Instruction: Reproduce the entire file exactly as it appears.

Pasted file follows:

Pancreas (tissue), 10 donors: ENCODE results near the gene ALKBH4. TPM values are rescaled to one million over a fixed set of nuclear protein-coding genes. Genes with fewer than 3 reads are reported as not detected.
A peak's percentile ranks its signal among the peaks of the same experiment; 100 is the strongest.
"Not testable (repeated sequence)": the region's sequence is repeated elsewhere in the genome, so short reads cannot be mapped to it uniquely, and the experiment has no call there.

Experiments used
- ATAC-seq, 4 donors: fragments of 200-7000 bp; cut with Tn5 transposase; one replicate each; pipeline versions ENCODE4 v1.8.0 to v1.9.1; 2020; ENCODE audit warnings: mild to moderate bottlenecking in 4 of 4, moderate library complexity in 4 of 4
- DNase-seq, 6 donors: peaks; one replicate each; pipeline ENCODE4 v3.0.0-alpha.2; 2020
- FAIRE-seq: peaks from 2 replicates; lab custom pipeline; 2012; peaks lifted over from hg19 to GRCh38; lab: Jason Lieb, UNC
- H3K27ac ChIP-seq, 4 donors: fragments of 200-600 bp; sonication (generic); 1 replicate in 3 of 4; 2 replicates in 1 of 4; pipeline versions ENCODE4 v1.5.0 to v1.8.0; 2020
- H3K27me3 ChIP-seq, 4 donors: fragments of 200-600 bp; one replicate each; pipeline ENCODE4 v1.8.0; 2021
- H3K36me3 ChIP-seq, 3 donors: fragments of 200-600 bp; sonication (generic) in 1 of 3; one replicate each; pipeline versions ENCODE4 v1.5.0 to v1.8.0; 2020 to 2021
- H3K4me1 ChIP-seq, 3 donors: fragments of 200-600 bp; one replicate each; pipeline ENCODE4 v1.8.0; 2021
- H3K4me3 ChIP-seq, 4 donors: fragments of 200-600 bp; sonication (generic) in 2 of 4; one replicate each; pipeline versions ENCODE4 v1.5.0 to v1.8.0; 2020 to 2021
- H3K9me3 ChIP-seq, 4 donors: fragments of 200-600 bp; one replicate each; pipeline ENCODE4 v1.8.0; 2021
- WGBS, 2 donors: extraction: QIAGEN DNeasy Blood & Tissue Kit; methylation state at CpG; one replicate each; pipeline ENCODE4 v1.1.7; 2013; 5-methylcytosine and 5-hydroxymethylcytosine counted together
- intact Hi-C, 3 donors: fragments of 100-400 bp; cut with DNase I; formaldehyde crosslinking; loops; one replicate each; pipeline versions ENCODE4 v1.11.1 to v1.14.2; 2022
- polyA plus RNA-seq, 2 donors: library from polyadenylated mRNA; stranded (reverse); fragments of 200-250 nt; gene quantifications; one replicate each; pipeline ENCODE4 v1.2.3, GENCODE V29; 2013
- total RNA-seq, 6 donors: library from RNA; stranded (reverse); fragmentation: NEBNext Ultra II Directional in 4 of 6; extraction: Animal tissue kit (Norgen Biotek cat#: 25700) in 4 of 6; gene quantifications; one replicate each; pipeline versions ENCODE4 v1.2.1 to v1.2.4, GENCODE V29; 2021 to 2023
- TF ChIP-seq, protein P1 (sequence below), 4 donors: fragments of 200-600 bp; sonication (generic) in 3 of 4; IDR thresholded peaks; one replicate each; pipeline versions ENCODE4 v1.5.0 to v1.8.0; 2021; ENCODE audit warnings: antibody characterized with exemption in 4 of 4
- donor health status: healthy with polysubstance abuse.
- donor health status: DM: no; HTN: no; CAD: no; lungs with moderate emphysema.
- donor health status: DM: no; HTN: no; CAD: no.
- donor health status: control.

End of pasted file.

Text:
Pancreas (tissue), 10 donors: ENCODE results near the gene ALKBH4. TPM values are rescaled to one million over a fixed set of nuclear protein-coding genes. Genes with fewer than 3 reads are reported as not detected.
A peak's percentile ranks its signal among the peaks of the same experiment; 100 is the strongest.
"Not testable (repeated sequence)": the region's sequence is repeated elsewhere in the genome, so short reads cannot be mapped to it uniquely, and the experiment has no call there.

Experiments used
- ATAC-seq, 4 donors: fragments of 200-7000 bp; cut with Tn5 transposase; one replicate each; pipeline versions ENCODE4 v1.8.0 to v1.9.1; 2020; ENCODE audit warnings: mild to moderate bottlenecking in 4 of 4, moderate library complexity in 4 of 4
- DNase-seq, 6 donors: peaks; one replicate each; pipeline ENCODE4 v3.0.0-alpha.2; 2020
- FAIRE-seq: peaks from 2 replicates; lab custom pipeline; 2012; peaks lifted over from hg19 to GRCh38; lab: Jason Lieb, UNC
- H3K27ac ChIP-seq, 4 donors: fragments of 200-600 bp; sonication (generic); 1 replicate in 3 of 4; 2 replicates in 1 of 4; pipeline versions ENCODE4 v1.5.0 to v1.8.0; 2020
- H3K27me3 ChIP-seq, 4 donors: fragments of 200-600 bp; one replicate each; pipeline ENCODE4 v1.8.0; 2021
- H3K36me3 ChIP-seq, 3 donors: fragments of 200-600 bp; sonication (generic) in 1 of 3; one replicate each; pipeline versions ENCODE4 v1.5.0 to v1.8.0; 2020 to 2021
- H3K4me1 ChIP-seq, 3 donors: fragments of 200-600 bp; one replicate each; pipeline ENCODE4 v1.8.0; 2021
- H3K4me3 ChIP-seq, 4 donors: fragments of 200-600 bp; sonication (generic) in 2 of 4; one replicate each; pipeline versions ENCODE4 v1.5.0 to v1.8.0; 2020 to 2021
- H3K9me3 ChIP-seq, 4 donors: fragments of 200-600 bp; one replicate each; pipeline ENCODE4 v1.8.0; 2021
- WGBS, 2 donors: extraction: QIAGEN DNeasy Blood & Tissue Kit; methylation state at CpG; one replicate each; pipeline ENCODE4 v1.1.7; 2013; 5-methylcytosine and 5-hydroxymethylcytosine counted together
- intact Hi-C, 3 donors: fragments of 100-400 bp; cut with DNase I; formaldehyde crosslinking; loops; one replicate each; pipeline versions ENCODE4 v1.11.1 to v1.14.2; 2022
- polyA plus RNA-seq, 2 donors: library from polyadenylated mRNA; stranded (reverse); fragments of 200-250 nt; gene quantifications; one replicate each; pipeline ENCODE4 v1.2.3, GENCODE V29; 2013
- total RNA-seq, 6 donors: library from RNA; stranded (reverse); fragmentation: NEBNext Ultra II Directional in 4 of 6; extraction: Animal tissue kit (Norgen Biotek cat#: 25700) in 4 of 6; gene quantifications; one replicate each; pipeline versions ENCODE4 v1.2.1 to v1.2.4, GENCODE V29; 2021 to 2023
- TF ChIP-seq, protein P1 (sequence below), 4 donors: fragments of 200-600 bp; sonication (generic) in 3 of 4; IDR thresholded peaks; one replicate each; pipeline versions ENCODE4 v1.5.0 to v1.8.0; 2021; ENCODE audit warnings: antibody characterized with exemption in 4 of 4
- donor health status: healthy with polysubstance abuse.
- donor health status: DM: no; HTN: no; CAD: no; lungs with moderate emphysema.
- donor health status: DM: no; HTN: no; CAD: no.
- donor health status: control.